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Publication numberUS5496349 A
Publication typeGrant
Application numberUS 08/209,774
Publication dateMar 5, 1996
Filing dateMar 11, 1994
Priority dateMar 11, 1994
Fee statusPaid
Also published asCA2144119A1, DE69530879D1, DE69530879T2, EP0671185A2, EP0671185A3, EP0671185B1
Publication number08209774, 209774, US 5496349 A, US 5496349A, US-A-5496349, US5496349 A, US5496349A
InventorsDean D. Campbell, Robert A. Wiley
Original AssigneePhysio-Control Corporation
Export CitationBiBTeX, EndNote, RefMan
External Links: USPTO, USPTO Assignment, Espacenet
Method and system for automatic or semi-automatic defilbrillation using redundant processing
US 5496349 A
Abstract
A method and system for automatic or semi-automatic defibrillation using redundant processing is provided. In a preferred embodiment, two microprocessors each separately analyze electrocardiogram signals from a patient in order to separately determine whether the patient should be treated. If both microprocessors determine that the patient should be treated, a treatment subsystem defibrillates the patient by delivering a defibrillation charge to the patient. In a semi-automatic embodiment, the treatment subsystem only delivers a defibrillation charge to the patient if a human operator has responded to a visual indication that the patient should be treated by manually activating the defibrillator.
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Claims(37)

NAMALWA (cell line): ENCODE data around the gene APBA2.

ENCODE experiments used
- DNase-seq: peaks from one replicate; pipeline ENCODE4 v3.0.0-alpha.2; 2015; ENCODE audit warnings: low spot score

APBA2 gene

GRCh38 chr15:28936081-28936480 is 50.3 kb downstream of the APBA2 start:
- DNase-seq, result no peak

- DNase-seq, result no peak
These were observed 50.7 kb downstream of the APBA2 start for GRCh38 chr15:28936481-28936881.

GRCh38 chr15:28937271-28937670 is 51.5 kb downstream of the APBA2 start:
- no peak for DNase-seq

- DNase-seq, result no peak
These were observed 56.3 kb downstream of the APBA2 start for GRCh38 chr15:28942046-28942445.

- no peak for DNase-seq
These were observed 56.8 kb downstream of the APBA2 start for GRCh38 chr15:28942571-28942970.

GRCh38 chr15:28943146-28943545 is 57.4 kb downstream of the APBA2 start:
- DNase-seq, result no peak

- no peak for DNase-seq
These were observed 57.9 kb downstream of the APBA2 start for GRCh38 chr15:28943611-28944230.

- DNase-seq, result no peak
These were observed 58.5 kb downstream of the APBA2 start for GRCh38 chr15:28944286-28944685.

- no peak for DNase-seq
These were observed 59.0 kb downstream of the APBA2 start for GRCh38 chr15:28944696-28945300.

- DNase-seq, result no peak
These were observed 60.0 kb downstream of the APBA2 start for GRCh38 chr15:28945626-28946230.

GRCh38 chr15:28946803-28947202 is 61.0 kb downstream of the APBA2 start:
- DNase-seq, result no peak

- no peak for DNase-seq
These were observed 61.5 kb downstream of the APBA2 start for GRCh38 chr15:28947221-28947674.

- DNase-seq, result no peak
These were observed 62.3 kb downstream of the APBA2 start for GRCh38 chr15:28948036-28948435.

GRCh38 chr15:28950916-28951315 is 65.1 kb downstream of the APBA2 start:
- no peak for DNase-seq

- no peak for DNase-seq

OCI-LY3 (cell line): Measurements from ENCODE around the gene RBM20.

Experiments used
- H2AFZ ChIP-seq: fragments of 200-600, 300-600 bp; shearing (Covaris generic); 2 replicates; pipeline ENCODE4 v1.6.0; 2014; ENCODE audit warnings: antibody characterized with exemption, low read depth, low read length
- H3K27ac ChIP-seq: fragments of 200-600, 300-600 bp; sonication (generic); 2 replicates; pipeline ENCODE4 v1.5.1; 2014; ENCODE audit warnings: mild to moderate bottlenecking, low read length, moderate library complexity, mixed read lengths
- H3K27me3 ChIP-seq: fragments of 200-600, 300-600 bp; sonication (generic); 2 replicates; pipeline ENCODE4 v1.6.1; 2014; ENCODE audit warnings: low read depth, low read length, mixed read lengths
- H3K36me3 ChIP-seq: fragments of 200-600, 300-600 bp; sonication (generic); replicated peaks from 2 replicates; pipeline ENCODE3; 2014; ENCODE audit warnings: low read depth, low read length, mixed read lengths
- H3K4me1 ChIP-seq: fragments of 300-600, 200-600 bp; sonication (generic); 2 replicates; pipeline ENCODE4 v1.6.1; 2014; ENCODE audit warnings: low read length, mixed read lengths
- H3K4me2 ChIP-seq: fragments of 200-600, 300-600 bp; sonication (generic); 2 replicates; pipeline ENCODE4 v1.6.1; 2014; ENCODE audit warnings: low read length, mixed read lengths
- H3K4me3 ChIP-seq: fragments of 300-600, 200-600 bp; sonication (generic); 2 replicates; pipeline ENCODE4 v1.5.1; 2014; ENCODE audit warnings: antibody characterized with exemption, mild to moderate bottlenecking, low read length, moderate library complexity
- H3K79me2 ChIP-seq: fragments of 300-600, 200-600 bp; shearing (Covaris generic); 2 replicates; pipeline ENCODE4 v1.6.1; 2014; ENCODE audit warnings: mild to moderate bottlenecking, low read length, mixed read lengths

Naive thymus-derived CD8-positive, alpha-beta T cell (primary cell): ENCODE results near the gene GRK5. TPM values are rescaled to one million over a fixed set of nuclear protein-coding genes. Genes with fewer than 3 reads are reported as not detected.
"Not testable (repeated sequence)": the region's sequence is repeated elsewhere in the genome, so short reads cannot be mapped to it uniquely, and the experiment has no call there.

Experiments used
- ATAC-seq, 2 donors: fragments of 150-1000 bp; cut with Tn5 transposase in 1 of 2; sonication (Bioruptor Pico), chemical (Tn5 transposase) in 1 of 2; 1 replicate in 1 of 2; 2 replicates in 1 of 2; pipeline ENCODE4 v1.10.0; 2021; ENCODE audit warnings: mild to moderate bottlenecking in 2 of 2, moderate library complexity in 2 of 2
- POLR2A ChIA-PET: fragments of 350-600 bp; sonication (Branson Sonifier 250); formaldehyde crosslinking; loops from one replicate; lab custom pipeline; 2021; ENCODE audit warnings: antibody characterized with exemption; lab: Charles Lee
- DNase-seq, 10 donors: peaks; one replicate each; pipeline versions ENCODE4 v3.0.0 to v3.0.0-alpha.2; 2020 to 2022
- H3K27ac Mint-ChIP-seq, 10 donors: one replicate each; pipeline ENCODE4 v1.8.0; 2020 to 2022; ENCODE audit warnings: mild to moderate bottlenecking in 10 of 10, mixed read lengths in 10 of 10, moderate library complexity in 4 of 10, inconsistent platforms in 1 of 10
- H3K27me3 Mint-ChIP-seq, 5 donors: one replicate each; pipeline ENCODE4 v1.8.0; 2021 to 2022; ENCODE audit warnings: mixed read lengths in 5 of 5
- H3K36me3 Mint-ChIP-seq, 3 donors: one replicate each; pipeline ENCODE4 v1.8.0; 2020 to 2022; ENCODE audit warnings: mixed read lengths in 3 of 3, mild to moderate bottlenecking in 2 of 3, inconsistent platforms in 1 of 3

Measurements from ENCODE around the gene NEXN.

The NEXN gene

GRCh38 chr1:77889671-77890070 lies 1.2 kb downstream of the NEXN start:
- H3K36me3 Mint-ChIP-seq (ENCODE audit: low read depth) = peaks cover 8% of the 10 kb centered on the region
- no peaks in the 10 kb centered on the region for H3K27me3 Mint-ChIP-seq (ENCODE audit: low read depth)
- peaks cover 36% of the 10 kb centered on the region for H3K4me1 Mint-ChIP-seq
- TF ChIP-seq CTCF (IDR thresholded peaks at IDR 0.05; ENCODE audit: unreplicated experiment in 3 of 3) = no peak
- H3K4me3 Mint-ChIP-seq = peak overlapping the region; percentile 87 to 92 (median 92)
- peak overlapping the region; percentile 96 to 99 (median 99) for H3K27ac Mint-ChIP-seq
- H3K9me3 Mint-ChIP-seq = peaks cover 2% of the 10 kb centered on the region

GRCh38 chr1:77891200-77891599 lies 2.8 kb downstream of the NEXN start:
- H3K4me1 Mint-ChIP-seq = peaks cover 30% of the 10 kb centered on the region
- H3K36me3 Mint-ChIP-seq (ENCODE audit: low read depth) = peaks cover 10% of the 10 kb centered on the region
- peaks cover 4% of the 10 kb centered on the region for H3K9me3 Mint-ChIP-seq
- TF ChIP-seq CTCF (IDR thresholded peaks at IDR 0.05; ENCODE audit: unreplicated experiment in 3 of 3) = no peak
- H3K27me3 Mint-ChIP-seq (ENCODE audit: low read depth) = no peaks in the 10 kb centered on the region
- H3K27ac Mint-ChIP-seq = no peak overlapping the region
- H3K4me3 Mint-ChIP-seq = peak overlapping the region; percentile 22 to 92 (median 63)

We claim:
1. A method for using redundant processing to perform automatic or semi-automatic defibrillation by determining whether a defibrillation shock should be delivered to a patient, the method comprising the steps of:
analyzing electrocardiogram signals from the patient under the control of a first processor in order to determine whether the patient should be treated;
analyzing electrocardiogram signals from the patient under the control of a second processor in order to determine whether the patient should be treated; and
if the analysis under the control of the second processor determines that the patient should be treated and the analysis under the control of the first processor determines that the patient should be treated, determining that a defibrillation charge should be delivered to the patient.
2. The method of claim 1, further including the step of, if the determining step determined that a defibrillation charge should be delivered to the patient, delivering a defibrillation charge to the patient.
3. The method of claim 2, further including the steps of, if the determining step determined that a defibrillation charge should be delivered to the patient:
displaying a visual indication that a defibrillation charge should be delivered to the patient; and
receiving a delivery instruction from an operator before performing the step of delivering a defibrillation charge to the patient.
4. The method of claim 3 wherein the step of receiving a delivery instruction from an operator includes the steps of:
receiving the delivery instruction in the first processor; and
receiving the delivery instruction in the second processor.
5. The method of claim 4, further including the steps of:
after receiving the delivery instruction in the first processor, generating a first delivery signal;
after the delivery instruction is received in the second processor, generating a second delivery signal, and
performing the step of delivering a defibrillation charge to the patient, only if both a first delivery signal and a second delivery signal have been generated.